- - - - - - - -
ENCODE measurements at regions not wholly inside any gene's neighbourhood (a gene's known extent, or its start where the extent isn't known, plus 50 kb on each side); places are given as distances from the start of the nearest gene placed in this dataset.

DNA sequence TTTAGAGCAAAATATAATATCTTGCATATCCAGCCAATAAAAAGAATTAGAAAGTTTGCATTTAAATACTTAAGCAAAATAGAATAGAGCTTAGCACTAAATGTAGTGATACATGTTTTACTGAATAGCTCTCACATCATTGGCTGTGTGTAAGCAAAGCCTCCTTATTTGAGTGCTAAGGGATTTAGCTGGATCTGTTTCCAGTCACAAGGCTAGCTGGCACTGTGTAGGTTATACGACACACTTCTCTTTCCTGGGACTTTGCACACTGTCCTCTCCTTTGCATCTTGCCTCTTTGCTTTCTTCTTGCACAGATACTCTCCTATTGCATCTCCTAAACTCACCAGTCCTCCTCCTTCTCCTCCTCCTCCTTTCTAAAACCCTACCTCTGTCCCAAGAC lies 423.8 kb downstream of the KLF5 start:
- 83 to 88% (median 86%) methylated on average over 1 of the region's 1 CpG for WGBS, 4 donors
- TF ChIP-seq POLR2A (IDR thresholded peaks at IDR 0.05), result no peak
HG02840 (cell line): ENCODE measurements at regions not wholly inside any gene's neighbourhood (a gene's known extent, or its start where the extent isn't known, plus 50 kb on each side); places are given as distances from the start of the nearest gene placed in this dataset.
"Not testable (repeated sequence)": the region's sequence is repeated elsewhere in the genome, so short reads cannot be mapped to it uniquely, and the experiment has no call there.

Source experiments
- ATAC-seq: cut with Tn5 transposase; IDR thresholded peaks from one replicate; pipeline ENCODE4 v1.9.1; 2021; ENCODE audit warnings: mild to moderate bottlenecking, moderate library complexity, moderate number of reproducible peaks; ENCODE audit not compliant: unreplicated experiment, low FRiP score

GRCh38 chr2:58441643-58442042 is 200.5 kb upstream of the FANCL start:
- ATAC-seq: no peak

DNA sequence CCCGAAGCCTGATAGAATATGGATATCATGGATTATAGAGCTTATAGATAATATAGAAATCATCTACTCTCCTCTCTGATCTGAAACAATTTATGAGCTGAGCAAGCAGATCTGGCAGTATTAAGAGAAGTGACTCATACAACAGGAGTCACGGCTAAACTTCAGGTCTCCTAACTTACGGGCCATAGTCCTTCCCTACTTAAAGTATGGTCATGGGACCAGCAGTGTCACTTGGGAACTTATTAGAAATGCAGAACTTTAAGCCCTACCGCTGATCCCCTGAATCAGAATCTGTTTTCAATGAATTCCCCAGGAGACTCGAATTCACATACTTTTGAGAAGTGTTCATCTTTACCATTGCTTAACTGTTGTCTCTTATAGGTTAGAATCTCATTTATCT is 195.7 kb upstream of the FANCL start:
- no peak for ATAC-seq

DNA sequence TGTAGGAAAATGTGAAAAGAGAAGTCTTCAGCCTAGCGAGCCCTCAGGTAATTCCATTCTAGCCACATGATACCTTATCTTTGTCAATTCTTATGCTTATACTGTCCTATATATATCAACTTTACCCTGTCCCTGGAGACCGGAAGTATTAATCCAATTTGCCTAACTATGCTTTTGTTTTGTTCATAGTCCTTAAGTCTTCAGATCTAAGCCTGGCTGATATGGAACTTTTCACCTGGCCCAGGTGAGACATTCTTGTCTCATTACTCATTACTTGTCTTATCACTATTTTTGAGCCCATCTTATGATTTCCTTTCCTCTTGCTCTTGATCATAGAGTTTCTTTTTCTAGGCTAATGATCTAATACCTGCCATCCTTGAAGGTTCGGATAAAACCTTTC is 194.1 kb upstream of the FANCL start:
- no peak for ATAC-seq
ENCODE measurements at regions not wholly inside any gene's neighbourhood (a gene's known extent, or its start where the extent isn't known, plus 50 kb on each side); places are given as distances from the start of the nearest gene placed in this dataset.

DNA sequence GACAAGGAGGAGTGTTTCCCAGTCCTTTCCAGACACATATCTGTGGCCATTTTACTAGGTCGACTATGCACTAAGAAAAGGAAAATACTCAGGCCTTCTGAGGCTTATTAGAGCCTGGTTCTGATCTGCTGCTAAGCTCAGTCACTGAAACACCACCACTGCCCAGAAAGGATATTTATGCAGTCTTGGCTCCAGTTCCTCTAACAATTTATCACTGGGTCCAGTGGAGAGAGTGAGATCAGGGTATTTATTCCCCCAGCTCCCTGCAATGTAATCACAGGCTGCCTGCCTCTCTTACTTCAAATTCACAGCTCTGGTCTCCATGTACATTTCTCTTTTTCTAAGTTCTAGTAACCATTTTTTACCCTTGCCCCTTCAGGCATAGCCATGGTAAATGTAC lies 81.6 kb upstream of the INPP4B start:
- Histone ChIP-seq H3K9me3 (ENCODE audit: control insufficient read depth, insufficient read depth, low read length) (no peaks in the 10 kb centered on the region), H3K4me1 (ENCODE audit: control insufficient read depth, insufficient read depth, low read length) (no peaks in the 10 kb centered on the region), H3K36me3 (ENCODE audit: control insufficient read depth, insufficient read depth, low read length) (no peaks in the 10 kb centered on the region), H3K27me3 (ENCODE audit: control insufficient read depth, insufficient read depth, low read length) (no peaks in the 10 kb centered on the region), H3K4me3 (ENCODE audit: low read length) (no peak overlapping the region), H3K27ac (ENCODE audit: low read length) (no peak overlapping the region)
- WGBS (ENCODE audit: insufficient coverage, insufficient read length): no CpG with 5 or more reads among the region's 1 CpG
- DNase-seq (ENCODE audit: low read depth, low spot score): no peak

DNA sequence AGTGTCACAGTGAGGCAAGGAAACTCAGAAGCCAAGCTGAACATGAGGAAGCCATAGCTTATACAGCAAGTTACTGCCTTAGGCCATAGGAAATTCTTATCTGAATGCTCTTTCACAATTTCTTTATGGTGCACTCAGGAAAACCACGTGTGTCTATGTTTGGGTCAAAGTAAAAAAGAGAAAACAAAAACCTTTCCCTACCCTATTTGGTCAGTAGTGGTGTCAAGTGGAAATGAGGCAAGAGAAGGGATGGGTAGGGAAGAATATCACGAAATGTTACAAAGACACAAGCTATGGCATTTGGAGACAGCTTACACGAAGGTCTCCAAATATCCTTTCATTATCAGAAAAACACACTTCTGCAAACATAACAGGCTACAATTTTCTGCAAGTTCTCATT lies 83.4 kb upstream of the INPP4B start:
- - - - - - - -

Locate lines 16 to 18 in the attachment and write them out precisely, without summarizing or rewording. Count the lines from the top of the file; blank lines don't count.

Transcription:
DNA sequence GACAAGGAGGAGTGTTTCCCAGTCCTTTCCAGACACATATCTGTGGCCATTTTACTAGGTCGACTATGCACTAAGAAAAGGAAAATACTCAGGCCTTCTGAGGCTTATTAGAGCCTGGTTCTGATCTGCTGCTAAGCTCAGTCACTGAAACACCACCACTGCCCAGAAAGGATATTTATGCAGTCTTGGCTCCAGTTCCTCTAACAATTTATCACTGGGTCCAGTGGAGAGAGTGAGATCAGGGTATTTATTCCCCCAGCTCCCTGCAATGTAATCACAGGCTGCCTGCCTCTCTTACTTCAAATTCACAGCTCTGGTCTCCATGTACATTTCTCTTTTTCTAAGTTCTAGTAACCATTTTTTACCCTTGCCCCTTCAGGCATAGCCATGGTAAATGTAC lies 81.6 kb upstream of the INPP4B start:
- Histone ChIP-seq H3K9me3 (ENCODE audit: control insufficient read depth, insufficient read depth, low read length) (no peaks in the 10 kb centered on the region), H3K4me1 (ENCODE audit: control insufficient read depth, insufficient read depth, low read length) (no peaks in the 10 kb centered on the region), H3K36me3 (ENCODE audit: control insufficient read depth, insufficient read depth, low read length) (no peaks in the 10 kb centered on the region), H3K27me3 (ENCODE audit: control insufficient read depth, insufficient read depth, low read length) (no peaks in the 10 kb centered on the region), H3K4me3 (ENCODE audit: low read length) (no peak overlapping the region), H3K27ac (ENCODE audit: low read length) (no peak overlapping the region)
- WGBS (ENCODE audit: insufficient coverage, insufficient read length): no CpG with 5 or more reads among the region's 1 CpG